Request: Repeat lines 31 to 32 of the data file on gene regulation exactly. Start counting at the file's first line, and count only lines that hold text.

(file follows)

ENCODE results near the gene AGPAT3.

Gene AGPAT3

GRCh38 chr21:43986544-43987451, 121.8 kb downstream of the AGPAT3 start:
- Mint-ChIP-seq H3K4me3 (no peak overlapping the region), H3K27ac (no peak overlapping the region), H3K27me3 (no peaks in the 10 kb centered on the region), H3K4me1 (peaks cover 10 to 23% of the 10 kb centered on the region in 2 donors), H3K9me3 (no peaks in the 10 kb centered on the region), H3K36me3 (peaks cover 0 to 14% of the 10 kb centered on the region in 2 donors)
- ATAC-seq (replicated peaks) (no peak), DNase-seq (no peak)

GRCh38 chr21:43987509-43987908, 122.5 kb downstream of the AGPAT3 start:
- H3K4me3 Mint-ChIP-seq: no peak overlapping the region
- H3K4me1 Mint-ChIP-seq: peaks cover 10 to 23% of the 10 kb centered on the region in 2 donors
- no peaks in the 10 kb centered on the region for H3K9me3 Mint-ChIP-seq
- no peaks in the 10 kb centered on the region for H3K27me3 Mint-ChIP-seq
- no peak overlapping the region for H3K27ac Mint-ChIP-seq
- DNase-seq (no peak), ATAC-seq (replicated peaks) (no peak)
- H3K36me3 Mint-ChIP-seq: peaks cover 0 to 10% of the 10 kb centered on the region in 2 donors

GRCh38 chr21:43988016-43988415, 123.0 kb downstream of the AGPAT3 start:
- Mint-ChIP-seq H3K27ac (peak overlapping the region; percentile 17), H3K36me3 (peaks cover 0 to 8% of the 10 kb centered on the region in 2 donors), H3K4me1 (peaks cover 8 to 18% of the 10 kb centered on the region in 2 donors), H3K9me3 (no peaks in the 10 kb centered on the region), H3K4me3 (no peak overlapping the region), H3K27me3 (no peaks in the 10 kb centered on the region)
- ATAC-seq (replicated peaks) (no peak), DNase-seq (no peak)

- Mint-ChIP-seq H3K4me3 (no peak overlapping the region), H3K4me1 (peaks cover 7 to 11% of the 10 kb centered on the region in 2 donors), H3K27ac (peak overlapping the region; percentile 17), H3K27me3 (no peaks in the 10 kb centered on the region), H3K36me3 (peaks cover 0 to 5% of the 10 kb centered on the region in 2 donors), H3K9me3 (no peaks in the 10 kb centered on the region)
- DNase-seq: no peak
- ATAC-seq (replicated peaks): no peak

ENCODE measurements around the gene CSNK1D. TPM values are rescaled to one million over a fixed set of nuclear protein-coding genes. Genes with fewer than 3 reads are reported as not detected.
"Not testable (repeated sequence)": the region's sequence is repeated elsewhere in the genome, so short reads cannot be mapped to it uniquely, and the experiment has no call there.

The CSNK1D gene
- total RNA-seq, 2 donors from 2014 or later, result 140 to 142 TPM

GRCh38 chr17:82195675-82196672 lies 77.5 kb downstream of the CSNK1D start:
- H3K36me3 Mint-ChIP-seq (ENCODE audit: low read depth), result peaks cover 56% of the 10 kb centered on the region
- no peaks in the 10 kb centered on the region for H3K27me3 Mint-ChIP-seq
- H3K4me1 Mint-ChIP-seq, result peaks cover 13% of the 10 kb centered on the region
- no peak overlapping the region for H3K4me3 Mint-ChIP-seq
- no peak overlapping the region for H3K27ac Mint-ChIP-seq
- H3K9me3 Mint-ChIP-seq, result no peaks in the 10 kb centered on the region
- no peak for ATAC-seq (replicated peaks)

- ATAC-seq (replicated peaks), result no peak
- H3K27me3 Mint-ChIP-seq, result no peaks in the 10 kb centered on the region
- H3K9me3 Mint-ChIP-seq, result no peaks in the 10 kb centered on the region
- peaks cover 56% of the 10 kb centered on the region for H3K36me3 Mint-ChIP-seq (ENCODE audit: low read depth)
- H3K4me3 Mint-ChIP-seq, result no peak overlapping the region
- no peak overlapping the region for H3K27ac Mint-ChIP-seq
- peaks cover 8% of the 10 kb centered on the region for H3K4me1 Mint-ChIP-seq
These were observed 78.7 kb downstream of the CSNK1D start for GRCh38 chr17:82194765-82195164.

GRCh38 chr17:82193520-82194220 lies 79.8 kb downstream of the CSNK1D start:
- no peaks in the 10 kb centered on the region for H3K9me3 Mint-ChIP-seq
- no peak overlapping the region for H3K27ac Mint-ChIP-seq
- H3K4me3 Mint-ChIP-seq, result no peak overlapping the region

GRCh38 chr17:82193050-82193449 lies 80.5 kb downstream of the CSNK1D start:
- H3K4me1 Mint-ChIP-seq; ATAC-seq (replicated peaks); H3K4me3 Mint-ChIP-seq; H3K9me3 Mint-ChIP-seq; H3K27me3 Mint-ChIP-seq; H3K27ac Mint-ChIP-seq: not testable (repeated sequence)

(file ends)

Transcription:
- no peak for ATAC-seq (replicated peaks)

- ATAC-seq (replicated peaks), result no peak